Prince - The Gold Experience Music Album Reviews

Prince - The Gold Experience Music Album Reviews
Each Sunday, Pitchfork takes an in-depth look at a significant album from the past, and any record not in our archives is eligible. Today, we revisit Prince’s best album of the ’90s, a funked-out opus mired in extra-musical drama.

The first half of the 1990s was a frantically productive time for Prince. After stumbling out of the gate with the disastrous Graffiti Bridge movie, over the next five years he released five albums, toured extensively, opened (and frequently performed at) his own chain of nightclubs, closed one record label and created another, issued a groundbreaking interactive CD-ROM and a longform home video, launched two self-published magazines, worked with the Joffrey Ballet on a piece set to his music, and claimed his first-ever No. 1 single in the UK.

On June 7, 1993—his 35th birthday—Prince informed the world that he was now to be known as an unpronounceable symbol that, in one form or another, had entered his iconography in recent years. (It was the title of his previous album, generally referred to as the “Love Symbol” album and he had been signing autographs with the mark for some time.) People went nuts: Was it a joke? A scam? How could he have a name that no one could say? Hadn’t he gone far enough already with all those silly “2”s and “U”s instead of real words in his titles? The greatest artist of his generation immediately became a punchline.

With the announcement came a proclamation that The Artist Formerly Known as Prince (the nomenclature that many settled on) would no longer be performing any of his old songs, as they belonged to the old name. Having already asserted, about six weeks earlier, that he was retiring from studio recording, many speculated that the name change was an attempt to finesse his way out of his contract with Warner Bros.—a deal he had signed less than a year earlier, with a potential payout of $100 million that was trumpeted as the biggest in history. And largely lost in all of this confusion was The Gold Experience—Prince’s finest album of the decade, an imperfect but rewarding record that became a casualty of extra-musical drama.

I had a front-row view of this dizzying era in Prince’s career. In early 1993, I reviewed the opening of the Act I tour for Rolling Stone and received word that he wanted to meet me. We spent the next year getting together off-and-on—in San Francisco, New York, at Paisley Park—before he agreed to an interview for Vibe magazine (where I was then working), his first time going on the record in print in almost five years.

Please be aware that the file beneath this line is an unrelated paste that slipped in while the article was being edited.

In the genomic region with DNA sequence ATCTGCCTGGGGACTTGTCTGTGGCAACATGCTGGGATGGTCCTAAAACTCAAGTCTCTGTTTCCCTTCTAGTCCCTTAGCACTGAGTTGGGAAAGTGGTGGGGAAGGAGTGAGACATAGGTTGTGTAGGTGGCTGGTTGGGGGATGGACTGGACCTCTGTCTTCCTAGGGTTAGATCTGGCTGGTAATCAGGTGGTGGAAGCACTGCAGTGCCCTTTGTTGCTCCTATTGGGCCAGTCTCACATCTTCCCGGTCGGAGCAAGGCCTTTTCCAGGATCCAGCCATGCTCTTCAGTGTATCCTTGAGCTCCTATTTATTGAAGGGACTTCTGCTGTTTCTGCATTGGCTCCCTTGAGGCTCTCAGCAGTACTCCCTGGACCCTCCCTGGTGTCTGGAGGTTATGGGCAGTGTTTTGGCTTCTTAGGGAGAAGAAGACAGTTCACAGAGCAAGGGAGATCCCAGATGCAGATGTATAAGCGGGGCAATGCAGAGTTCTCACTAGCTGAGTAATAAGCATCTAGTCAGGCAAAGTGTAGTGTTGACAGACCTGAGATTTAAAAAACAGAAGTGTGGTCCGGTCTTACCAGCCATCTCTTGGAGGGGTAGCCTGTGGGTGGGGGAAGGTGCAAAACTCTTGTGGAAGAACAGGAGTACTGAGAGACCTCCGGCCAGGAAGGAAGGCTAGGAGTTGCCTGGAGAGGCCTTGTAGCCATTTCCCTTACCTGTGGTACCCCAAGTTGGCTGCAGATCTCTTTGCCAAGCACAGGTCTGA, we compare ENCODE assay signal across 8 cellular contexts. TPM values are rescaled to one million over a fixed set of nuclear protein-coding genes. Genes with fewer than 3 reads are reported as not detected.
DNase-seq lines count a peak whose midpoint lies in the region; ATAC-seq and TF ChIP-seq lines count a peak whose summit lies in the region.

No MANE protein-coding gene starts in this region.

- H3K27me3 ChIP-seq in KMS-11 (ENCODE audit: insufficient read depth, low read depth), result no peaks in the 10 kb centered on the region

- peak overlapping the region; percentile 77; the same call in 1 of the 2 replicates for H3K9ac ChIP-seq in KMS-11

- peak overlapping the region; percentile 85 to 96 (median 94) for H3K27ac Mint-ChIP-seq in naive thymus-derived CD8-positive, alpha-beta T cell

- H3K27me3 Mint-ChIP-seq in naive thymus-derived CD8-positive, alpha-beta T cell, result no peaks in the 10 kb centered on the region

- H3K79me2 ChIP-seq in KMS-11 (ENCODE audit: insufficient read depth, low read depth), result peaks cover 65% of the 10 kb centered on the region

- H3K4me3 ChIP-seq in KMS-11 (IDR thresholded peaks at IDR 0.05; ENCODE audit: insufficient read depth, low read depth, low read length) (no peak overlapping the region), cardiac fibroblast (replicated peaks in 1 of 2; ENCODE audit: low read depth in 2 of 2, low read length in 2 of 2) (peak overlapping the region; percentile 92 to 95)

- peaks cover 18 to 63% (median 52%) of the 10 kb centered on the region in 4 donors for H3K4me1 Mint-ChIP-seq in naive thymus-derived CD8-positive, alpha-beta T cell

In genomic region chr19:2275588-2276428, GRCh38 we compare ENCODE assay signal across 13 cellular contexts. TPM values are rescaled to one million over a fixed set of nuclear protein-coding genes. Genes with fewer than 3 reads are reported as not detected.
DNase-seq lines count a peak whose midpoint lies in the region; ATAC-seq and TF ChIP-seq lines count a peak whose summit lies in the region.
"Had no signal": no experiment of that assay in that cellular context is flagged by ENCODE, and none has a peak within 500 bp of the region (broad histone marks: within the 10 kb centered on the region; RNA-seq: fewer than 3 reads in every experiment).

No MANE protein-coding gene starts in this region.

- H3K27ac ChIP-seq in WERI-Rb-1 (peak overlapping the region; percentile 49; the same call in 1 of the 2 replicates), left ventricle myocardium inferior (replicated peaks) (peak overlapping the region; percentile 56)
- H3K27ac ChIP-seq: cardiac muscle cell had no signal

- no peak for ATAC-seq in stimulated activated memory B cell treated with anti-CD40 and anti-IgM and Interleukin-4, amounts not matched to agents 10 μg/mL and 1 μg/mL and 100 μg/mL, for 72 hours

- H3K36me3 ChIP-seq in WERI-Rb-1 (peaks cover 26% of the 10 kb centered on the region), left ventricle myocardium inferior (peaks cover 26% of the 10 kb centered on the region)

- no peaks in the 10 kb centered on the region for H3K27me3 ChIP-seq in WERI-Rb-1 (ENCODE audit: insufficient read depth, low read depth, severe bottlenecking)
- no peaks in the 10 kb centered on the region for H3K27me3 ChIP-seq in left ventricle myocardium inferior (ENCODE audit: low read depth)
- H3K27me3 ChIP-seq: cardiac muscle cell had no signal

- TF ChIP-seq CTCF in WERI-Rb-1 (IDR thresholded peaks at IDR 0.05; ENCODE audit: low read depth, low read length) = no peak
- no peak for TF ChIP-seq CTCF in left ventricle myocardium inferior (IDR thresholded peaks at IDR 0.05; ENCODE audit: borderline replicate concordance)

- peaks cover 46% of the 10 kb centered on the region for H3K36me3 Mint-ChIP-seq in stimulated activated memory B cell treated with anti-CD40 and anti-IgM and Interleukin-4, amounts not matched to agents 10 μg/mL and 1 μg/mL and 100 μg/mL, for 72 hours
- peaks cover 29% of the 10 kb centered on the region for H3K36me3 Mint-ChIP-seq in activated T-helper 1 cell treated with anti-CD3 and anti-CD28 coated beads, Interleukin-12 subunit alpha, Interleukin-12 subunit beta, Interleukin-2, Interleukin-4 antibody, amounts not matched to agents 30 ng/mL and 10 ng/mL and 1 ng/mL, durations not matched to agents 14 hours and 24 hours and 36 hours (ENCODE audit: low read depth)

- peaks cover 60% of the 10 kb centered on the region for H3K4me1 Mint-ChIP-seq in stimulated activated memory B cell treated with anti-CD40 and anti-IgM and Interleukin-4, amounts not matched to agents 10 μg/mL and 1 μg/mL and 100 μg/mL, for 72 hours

We convened in Monte Carlo in May 1994; he was parked there for several days to receive honors at the World Music Awards. He spoke at length about his frustration at not being able to release music when and how he wanted to, how Warner Bros. couldn’t keep up with his output; soon he would be writing the word “slave” on his cheek in more provocative protest. He was also surprisingly thoughtful and serious regarding the name change.

“It’s fun to draw a line in the sand and say, ‘Things change here,’” he said during rehearsal, backstage at the Monte Carlo Sporting Club. “I don’t mind if people are cynical or make jokes—that’s part of it, but this is what I choose to be called. You find out quickly who respects and who disrespects you. It took Muhammad Ali years before people stopped calling him Cassius Clay.” 

Back in his room at the historic Hotel de Paris, overlooking the Mediterranean Sea, Prince played me portions of two albums in progress—one, titled Come, would carry the old name, and the other, then called The Gold Album, would be released under the new moniker. At the time, Come struck me as a solid, unsurprising Prince record (whatever that means), while The Gold Album felt looser, more exciting and experimental, which he was visibly more enthusiastic about.